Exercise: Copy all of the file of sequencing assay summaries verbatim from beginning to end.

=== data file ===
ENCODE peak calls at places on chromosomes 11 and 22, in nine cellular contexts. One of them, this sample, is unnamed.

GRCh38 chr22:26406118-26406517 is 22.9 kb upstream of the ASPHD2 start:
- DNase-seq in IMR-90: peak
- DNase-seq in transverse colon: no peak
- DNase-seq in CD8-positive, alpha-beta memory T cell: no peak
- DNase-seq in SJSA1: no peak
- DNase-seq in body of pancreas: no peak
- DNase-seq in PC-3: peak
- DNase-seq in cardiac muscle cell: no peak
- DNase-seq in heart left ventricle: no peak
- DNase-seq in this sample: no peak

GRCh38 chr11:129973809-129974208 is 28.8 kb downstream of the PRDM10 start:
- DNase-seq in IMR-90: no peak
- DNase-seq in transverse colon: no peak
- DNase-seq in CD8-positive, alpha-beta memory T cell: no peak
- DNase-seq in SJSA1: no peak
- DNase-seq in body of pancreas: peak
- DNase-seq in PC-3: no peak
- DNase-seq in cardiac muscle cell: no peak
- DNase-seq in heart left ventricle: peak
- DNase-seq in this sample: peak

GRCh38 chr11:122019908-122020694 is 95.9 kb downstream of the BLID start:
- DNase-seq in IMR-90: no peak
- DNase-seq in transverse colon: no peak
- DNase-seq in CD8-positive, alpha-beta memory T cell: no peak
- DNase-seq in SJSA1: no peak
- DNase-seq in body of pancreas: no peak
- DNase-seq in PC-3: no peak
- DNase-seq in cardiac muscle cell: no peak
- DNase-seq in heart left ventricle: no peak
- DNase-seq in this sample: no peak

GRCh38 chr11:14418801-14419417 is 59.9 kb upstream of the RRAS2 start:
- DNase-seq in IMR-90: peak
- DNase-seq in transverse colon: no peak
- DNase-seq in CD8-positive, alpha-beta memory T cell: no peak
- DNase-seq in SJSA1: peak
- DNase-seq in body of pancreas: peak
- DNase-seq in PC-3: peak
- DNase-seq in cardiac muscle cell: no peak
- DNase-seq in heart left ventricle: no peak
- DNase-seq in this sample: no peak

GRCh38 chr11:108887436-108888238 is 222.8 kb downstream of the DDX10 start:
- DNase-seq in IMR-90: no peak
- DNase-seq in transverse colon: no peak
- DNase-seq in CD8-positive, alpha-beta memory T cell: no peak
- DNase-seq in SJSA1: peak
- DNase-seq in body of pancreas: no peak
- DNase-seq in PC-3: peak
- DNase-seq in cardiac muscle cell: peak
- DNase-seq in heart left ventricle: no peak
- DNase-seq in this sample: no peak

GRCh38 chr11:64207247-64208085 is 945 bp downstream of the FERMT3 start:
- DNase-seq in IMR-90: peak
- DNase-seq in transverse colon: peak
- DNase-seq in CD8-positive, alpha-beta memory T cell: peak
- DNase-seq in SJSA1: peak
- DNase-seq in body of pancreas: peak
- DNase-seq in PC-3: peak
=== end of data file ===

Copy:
ENCODE peak calls at places on chromosomes 11 and 22, in nine cellular contexts. One of them, this sample, is unnamed.

GRCh38 chr22:26406118-26406517 is 22.9 kb upstream of the ASPHD2 start:
- DNase-seq in IMR-90: peak
- DNase-seq in transverse colon: no peak
- DNase-seq in CD8-positive, alpha-beta memory T cell: no peak
- DNase-seq in SJSA1: no peak
- DNase-seq in body of pancreas: no peak
- DNase-seq in PC-3: peak
- DNase-seq in cardiac muscle cell: no peak
- DNase-seq in heart left ventricle: no peak
- DNase-seq in this sample: no peak

GRCh38 chr11:129973809-129974208 is 28.8 kb downstream of the PRDM10 start:
- DNase-seq in IMR-90: no peak
- DNase-seq in transverse colon: no peak
- DNase-seq in CD8-positive, alpha-beta memory T cell: no peak
- DNase-seq in SJSA1: no peak
- DNase-seq in body of pancreas: peak
- DNase-seq in PC-3: no peak
- DNase-seq in cardiac muscle cell: no peak
- DNase-seq in heart left ventricle: peak
- DNase-seq in this sample: peak

GRCh38 chr11:122019908-122020694 is 95.9 kb downstream of the BLID start:
- DNase-seq in IMR-90: no peak
- DNase-seq in transverse colon: no peak
- DNase-seq in CD8-positive, alpha-beta memory T cell: no peak
- DNase-seq in SJSA1: no peak
- DNase-seq in body of pancreas: no peak
- DNase-seq in PC-3: no peak
- DNase-seq in cardiac muscle cell: no peak
- DNase-seq in heart left ventricle: no peak
- DNase-seq in this sample: no peak

GRCh38 chr11:14418801-14419417 is 59.9 kb upstream of the RRAS2 start:
- DNase-seq in IMR-90: peak
- DNase-seq in transverse colon: no peak
- DNase-seq in CD8-positive, alpha-beta memory T cell: no peak
- DNase-seq in SJSA1: peak
- DNase-seq in body of pancreas: peak
- DNase-seq in PC-3: peak
- DNase-seq in cardiac muscle cell: no peak
- DNase-seq in heart left ventricle: no peak
- DNase-seq in this sample: no peak

GRCh38 chr11:108887436-108888238 is 222.8 kb downstream of the DDX10 start:
- DNase-seq in IMR-90: no peak
- DNase-seq in transverse colon: no peak
- DNase-seq in CD8-positive, alpha-beta memory T cell: no peak
- DNase-seq in SJSA1: peak
- DNase-seq in body of pancreas: no peak
- DNase-seq in PC-3: peak
- DNase-seq in cardiac muscle cell: peak
- DNase-seq in heart left ventricle: no peak
- DNase-seq in this sample: no peak

GRCh38 chr11:64207247-64208085 is 945 bp downstream of the FERMT3 start:
- DNase-seq in IMR-90: peak
- DNase-seq in transverse colon: peak
- DNase-seq in CD8-positive, alpha-beta memory T cell: peak
- DNase-seq in SJSA1: peak
- DNase-seq in body of pancreas: peak
- DNase-seq in PC-3: peak